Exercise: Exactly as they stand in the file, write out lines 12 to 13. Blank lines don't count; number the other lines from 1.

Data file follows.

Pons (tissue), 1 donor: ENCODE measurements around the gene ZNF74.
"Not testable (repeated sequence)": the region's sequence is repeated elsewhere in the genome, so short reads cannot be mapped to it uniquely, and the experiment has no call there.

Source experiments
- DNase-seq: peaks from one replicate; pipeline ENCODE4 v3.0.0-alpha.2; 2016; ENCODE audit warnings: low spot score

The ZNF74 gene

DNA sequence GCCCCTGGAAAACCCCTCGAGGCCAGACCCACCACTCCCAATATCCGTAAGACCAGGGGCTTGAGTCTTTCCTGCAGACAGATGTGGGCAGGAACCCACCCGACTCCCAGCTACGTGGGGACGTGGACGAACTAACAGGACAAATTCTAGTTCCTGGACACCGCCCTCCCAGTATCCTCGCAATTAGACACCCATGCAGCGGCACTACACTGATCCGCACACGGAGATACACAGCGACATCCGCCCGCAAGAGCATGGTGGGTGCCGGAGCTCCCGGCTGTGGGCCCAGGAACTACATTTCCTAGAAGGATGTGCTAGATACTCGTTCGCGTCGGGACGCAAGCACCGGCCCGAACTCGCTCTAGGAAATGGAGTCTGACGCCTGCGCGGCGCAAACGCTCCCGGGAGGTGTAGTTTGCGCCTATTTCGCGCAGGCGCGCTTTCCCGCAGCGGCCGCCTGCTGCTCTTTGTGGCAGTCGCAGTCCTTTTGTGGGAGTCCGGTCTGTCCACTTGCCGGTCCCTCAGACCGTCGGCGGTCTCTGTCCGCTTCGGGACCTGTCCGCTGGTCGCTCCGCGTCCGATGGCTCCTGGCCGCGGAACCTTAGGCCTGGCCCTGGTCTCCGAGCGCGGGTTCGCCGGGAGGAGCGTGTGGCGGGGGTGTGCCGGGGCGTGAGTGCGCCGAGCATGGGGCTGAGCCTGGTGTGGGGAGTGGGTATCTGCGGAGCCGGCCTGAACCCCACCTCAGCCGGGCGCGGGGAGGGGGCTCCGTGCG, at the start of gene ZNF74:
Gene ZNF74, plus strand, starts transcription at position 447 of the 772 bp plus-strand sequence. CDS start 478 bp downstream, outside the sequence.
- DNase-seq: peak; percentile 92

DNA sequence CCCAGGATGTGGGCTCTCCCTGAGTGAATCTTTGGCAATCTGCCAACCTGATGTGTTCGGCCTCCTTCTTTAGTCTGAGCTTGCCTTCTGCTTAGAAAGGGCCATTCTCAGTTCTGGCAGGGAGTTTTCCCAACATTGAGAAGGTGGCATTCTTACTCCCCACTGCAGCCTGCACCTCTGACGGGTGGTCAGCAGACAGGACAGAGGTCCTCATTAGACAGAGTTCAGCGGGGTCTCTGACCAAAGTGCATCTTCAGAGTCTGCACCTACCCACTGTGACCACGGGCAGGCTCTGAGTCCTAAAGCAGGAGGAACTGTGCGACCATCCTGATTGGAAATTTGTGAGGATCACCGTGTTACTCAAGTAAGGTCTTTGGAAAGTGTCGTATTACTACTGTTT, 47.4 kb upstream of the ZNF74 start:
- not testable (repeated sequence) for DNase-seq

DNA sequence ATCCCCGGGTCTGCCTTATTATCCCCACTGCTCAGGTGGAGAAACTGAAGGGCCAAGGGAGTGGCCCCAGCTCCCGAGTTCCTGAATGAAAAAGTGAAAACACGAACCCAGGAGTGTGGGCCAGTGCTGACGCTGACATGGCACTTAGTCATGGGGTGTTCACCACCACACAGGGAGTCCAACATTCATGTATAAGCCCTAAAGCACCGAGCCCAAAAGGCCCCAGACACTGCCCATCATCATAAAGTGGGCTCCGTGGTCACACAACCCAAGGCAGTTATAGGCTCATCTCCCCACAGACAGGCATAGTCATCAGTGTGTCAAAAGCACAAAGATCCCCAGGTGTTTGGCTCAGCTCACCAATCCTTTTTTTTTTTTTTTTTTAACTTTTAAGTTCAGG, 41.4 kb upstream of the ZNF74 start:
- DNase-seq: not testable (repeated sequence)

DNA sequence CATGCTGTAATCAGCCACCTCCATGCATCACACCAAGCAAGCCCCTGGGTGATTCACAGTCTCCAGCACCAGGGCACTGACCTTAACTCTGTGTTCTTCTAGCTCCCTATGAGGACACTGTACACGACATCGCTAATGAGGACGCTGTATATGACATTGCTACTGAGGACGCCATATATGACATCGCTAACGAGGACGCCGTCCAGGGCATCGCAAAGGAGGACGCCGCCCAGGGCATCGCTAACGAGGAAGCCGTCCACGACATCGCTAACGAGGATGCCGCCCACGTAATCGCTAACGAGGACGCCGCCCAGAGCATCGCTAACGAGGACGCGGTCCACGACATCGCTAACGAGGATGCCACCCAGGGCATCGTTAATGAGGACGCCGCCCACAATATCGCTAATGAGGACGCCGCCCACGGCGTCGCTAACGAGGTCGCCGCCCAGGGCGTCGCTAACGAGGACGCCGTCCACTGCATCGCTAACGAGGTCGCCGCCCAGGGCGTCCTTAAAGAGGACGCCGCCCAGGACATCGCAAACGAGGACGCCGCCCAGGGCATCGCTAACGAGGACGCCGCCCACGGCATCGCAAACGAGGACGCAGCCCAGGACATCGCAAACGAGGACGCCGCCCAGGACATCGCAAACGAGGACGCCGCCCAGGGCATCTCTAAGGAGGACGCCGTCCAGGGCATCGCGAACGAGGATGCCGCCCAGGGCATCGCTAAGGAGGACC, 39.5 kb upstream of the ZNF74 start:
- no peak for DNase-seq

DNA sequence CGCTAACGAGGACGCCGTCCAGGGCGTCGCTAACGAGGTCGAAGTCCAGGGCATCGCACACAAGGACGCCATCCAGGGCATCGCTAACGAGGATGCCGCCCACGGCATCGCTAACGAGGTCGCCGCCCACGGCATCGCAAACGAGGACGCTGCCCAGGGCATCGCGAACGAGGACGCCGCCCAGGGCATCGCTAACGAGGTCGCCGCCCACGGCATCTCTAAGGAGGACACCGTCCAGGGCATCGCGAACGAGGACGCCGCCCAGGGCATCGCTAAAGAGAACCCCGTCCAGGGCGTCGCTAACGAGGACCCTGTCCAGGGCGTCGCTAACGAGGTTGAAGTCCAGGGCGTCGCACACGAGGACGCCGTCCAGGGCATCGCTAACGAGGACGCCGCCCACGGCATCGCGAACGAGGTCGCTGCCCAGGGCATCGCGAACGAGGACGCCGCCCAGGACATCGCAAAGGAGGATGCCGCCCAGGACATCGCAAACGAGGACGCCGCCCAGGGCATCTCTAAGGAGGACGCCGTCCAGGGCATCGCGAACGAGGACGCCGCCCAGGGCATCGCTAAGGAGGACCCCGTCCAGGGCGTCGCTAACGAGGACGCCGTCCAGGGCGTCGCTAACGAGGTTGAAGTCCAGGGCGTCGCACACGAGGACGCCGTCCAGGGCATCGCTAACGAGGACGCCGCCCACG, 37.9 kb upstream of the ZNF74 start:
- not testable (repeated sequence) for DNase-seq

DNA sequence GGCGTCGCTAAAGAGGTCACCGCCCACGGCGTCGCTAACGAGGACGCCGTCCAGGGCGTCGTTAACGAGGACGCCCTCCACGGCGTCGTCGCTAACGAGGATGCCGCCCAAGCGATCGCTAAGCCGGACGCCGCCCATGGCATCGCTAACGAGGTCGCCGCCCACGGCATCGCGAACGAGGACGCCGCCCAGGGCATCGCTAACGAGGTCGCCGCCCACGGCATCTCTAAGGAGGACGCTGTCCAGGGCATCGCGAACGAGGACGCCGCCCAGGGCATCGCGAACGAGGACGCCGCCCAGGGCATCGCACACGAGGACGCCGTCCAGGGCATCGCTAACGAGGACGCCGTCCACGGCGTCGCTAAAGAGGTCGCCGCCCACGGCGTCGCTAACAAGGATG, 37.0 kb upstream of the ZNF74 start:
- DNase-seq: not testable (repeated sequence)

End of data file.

- DNase-seq: not testable (repeated sequence)

DNA sequence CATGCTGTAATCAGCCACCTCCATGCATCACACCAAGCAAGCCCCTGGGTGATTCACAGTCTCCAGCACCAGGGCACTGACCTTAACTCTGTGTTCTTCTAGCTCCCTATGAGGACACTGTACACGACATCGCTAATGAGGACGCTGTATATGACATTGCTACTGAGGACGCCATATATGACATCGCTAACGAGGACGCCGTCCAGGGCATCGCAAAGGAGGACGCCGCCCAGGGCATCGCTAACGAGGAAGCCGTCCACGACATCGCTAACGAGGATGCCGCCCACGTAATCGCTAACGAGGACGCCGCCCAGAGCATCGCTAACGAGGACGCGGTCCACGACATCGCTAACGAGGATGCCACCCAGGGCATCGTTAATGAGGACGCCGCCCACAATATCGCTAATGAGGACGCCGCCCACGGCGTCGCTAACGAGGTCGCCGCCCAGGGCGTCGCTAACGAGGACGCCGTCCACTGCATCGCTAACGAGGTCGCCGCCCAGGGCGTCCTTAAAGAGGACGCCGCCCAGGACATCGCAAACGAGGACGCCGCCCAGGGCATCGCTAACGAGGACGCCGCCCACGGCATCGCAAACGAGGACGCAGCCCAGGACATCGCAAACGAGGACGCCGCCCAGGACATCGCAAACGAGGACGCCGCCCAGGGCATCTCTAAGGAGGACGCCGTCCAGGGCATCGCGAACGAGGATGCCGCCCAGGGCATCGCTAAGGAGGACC, 39.5 kb upstream of the ZNF74 start: